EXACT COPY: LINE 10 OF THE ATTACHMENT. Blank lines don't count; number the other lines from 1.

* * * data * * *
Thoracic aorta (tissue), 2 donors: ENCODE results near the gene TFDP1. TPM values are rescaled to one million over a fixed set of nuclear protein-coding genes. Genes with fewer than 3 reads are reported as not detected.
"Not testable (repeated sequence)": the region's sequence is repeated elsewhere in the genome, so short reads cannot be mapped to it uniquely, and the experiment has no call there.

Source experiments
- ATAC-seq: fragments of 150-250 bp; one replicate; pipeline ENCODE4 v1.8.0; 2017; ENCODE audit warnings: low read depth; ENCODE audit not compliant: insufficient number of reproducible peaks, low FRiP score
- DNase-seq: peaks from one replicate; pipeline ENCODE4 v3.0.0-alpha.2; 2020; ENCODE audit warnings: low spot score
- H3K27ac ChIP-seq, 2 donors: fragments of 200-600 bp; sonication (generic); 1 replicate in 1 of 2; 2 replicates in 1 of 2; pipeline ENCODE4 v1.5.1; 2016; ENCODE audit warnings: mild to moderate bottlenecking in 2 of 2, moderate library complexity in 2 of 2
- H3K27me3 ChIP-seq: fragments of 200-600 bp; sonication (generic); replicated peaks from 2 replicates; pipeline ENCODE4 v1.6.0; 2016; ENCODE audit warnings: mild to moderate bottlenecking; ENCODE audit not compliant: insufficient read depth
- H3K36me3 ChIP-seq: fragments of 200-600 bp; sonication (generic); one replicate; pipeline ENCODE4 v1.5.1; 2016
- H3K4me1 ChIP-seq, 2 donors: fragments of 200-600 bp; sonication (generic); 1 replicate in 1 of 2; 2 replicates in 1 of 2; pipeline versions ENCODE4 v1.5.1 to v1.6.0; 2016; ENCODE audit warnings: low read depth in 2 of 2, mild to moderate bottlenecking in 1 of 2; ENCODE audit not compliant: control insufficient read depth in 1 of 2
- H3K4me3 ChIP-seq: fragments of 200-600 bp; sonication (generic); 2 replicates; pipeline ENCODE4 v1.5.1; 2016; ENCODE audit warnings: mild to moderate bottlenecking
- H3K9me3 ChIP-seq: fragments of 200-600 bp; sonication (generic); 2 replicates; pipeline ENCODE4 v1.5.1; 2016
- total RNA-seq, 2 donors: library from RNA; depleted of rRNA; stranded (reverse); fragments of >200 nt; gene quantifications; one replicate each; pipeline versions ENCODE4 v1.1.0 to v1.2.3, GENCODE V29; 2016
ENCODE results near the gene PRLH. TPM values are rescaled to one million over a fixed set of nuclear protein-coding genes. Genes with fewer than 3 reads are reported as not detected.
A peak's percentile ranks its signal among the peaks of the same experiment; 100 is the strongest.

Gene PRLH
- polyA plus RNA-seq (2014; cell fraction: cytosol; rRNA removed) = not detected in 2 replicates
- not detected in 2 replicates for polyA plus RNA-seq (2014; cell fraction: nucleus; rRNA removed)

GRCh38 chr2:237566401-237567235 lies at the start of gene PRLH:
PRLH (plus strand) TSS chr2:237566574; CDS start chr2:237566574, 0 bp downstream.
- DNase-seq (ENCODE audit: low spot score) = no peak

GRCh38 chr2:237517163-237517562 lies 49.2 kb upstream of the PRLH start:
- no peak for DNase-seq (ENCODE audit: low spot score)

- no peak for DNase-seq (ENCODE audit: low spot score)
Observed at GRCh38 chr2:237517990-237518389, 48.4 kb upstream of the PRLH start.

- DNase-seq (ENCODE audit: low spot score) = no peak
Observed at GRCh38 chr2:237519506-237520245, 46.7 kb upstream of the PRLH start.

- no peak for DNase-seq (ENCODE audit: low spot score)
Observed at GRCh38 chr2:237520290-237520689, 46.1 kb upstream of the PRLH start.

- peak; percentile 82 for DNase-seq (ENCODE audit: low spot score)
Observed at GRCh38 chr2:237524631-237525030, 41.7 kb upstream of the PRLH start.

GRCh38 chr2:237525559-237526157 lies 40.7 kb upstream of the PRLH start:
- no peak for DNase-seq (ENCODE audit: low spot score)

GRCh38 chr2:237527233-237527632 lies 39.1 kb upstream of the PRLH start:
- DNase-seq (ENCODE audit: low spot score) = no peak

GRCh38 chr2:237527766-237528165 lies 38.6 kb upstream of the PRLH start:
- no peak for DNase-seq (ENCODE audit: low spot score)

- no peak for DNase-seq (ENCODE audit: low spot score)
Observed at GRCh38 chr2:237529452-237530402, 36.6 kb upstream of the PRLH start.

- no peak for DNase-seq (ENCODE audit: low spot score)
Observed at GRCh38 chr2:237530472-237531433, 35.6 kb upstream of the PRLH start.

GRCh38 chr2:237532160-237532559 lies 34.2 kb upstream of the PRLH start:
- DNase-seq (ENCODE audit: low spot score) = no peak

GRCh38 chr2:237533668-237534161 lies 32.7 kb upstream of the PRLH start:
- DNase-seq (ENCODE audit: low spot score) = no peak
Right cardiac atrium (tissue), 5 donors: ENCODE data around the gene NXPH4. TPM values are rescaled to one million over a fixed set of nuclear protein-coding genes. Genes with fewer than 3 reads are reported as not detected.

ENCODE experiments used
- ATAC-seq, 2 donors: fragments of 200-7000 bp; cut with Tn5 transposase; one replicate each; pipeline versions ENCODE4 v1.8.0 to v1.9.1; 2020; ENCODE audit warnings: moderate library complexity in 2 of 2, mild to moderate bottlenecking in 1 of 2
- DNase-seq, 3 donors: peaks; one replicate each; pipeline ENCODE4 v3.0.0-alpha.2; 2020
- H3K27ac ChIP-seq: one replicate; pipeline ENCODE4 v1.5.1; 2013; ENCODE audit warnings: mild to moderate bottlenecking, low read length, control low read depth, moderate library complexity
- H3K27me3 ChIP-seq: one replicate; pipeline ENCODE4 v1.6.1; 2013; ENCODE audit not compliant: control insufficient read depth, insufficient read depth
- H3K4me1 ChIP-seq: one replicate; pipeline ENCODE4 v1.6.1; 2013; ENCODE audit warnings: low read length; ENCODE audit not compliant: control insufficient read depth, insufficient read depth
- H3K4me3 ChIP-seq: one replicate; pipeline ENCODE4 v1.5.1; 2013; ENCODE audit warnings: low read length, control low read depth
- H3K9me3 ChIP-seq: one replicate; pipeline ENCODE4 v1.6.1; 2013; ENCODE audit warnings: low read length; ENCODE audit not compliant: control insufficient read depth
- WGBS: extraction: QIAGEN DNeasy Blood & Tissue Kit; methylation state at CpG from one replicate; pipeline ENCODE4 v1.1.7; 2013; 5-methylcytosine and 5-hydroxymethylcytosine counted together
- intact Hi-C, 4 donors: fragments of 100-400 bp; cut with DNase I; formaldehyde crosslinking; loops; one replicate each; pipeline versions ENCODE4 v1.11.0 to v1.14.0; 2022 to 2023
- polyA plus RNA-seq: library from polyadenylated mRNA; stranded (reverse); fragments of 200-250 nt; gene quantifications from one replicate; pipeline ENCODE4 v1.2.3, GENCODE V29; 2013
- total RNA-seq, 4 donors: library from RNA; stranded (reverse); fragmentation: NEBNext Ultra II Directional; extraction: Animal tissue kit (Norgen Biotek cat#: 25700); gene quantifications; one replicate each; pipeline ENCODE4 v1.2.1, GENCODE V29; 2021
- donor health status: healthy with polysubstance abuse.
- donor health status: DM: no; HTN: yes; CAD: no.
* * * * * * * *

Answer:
- H3K4me3 ChIP-seq: fragments of 200-600 bp; sonication (generic); 2 replicates; pipeline ENCODE4 v1.5.1; 2016; ENCODE audit warnings: mild to moderate bottlenecking